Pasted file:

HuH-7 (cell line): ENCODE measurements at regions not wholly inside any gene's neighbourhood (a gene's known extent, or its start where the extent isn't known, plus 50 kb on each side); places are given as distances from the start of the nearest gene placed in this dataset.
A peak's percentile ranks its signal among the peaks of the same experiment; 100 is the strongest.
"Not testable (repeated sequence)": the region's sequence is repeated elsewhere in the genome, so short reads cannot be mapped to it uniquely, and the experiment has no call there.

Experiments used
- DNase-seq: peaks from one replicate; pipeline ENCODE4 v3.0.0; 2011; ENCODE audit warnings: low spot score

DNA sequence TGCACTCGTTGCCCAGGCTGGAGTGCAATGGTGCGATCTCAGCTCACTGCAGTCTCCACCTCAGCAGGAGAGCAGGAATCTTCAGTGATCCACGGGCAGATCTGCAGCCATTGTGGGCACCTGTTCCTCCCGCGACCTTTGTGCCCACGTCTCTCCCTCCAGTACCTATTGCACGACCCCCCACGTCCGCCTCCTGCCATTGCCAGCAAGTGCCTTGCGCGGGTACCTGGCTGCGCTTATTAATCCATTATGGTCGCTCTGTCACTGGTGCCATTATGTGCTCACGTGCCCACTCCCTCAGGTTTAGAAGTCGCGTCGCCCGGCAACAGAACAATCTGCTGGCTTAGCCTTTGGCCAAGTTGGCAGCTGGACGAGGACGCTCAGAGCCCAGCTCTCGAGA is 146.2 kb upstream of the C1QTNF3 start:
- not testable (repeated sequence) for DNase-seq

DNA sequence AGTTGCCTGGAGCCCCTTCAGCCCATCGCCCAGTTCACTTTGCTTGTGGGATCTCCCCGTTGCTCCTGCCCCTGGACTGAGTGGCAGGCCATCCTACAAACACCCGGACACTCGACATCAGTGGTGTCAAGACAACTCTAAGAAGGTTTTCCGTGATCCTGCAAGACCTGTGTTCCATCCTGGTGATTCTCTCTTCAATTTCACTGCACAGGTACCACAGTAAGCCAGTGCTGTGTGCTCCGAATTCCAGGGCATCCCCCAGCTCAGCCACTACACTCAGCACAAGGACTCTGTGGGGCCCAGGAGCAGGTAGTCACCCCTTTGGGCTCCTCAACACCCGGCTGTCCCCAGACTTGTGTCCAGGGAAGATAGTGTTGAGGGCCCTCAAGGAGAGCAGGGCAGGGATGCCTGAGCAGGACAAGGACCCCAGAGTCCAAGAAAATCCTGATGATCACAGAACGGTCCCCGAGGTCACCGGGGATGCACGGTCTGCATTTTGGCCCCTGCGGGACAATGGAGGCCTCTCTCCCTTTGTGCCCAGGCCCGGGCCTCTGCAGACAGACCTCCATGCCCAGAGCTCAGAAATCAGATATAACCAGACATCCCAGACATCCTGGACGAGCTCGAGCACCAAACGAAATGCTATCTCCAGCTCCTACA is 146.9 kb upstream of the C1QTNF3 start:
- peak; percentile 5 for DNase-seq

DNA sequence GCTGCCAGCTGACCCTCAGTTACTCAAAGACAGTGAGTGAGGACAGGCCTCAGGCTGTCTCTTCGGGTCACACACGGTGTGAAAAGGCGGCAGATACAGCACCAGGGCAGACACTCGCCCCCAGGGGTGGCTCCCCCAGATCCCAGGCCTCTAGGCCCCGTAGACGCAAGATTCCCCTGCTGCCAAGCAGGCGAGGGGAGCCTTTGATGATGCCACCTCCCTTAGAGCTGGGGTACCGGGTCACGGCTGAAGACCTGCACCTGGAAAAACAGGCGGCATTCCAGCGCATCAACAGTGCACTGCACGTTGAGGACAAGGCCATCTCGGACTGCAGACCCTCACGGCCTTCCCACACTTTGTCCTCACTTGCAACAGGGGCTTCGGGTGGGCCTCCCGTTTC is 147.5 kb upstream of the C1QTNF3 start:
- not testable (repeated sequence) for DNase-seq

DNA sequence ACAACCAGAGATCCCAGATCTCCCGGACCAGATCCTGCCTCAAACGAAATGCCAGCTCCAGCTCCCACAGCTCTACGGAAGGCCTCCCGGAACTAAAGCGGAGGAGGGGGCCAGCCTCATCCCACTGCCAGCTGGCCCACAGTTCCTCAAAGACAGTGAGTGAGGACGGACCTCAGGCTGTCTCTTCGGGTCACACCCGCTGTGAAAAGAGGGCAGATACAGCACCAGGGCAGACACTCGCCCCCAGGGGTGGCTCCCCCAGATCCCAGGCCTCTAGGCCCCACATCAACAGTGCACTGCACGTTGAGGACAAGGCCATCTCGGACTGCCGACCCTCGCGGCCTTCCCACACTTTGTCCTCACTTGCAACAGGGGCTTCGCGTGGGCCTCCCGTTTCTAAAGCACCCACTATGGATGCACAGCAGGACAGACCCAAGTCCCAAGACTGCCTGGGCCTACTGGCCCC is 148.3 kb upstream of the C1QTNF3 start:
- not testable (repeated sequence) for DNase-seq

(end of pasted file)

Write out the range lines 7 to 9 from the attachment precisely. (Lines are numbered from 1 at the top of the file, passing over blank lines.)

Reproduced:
- not testable (repeated sequence) for DNase-seq

DNA sequence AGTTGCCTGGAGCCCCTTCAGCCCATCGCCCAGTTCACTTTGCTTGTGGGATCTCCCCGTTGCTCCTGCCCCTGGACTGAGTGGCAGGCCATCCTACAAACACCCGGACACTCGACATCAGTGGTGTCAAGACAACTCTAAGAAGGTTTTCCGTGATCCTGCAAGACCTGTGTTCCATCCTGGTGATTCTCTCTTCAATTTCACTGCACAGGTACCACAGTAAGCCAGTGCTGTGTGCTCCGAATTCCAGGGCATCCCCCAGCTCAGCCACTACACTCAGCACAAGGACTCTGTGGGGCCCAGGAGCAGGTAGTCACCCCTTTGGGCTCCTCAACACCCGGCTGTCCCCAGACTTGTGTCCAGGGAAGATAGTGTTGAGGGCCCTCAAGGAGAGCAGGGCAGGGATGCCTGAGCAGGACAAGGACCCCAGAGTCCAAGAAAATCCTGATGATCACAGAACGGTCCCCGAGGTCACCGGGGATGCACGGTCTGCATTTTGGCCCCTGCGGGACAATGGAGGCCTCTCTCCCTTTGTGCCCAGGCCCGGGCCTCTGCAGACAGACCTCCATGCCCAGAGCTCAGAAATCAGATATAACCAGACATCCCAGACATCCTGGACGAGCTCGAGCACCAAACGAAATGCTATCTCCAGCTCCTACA is 146.9 kb upstream of the C1QTNF3 start:
- peak; percentile 5 for DNase-seq